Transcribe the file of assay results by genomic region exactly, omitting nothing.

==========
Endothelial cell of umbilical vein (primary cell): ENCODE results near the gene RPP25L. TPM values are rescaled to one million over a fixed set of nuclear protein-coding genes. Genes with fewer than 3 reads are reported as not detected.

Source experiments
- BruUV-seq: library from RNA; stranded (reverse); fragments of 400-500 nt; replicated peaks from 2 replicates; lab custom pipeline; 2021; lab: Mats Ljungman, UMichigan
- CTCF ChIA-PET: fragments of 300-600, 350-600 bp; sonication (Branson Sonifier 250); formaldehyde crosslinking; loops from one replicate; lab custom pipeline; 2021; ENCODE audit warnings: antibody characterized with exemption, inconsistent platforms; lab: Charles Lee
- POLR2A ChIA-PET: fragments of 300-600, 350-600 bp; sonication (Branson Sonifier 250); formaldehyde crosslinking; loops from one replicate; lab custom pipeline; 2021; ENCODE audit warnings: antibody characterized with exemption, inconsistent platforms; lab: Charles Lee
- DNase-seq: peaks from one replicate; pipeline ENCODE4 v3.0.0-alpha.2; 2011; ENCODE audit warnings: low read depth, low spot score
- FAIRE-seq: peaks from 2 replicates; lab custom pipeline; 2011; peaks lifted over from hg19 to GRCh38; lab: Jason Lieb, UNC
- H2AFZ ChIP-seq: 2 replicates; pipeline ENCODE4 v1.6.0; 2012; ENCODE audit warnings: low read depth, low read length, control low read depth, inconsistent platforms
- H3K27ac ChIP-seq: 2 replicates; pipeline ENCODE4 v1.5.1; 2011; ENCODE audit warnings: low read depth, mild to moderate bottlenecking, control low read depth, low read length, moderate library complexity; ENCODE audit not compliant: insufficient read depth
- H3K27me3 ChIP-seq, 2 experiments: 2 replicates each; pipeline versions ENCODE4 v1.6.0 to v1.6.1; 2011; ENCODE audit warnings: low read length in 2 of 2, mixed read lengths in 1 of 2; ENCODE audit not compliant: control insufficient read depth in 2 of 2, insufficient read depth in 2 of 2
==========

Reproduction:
Endothelial cell of umbilical vein (primary cell): ENCODE results near the gene RPP25L. TPM values are rescaled to one million over a fixed set of nuclear protein-coding genes. Genes with fewer than 3 reads are reported as not detected.

Source experiments
- BruUV-seq: library from RNA; stranded (reverse); fragments of 400-500 nt; replicated peaks from 2 replicates; lab custom pipeline; 2021; lab: Mats Ljungman, UMichigan
- CTCF ChIA-PET: fragments of 300-600, 350-600 bp; sonication (Branson Sonifier 250); formaldehyde crosslinking; loops from one replicate; lab custom pipeline; 2021; ENCODE audit warnings: antibody characterized with exemption, inconsistent platforms; lab: Charles Lee
- POLR2A ChIA-PET: fragments of 300-600, 350-600 bp; sonication (Branson Sonifier 250); formaldehyde crosslinking; loops from one replicate; lab custom pipeline; 2021; ENCODE audit warnings: antibody characterized with exemption, inconsistent platforms; lab: Charles Lee
- DNase-seq: peaks from one replicate; pipeline ENCODE4 v3.0.0-alpha.2; 2011; ENCODE audit warnings: low read depth, low spot score
- FAIRE-seq: peaks from 2 replicates; lab custom pipeline; 2011; peaks lifted over from hg19 to GRCh38; lab: Jason Lieb, UNC
- H2AFZ ChIP-seq: 2 replicates; pipeline ENCODE4 v1.6.0; 2012; ENCODE audit warnings: low read depth, low read length, control low read depth, inconsistent platforms
- H3K27ac ChIP-seq: 2 replicates; pipeline ENCODE4 v1.5.1; 2011; ENCODE audit warnings: low read depth, mild to moderate bottlenecking, control low read depth, low read length, moderate library complexity; ENCODE audit not compliant: insufficient read depth
- H3K27me3 ChIP-seq, 2 experiments: 2 replicates each; pipeline versions ENCODE4 v1.6.0 to v1.6.1; 2011; ENCODE audit warnings: low read length in 2 of 2, mixed read lengths in 1 of 2; ENCODE audit not compliant: control insufficient read depth in 2 of 2, insufficient read depth in 2 of 2